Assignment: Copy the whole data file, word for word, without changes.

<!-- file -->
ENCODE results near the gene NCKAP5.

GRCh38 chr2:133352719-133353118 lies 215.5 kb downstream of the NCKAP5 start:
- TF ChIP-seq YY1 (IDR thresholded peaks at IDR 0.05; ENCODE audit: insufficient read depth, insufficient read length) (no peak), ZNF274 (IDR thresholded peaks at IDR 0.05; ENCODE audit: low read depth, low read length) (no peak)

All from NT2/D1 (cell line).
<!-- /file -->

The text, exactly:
ENCODE results near the gene NCKAP5.

GRCh38 chr2:133352719-133353118 lies 215.5 kb downstream of the NCKAP5 start:
- TF ChIP-seq YY1 (IDR thresholded peaks at IDR 0.05; ENCODE audit: insufficient read depth, insufficient read length) (no peak), ZNF274 (IDR thresholded peaks at IDR 0.05; ENCODE audit: low read depth, low read length) (no peak)

All from NT2/D1 (cell line).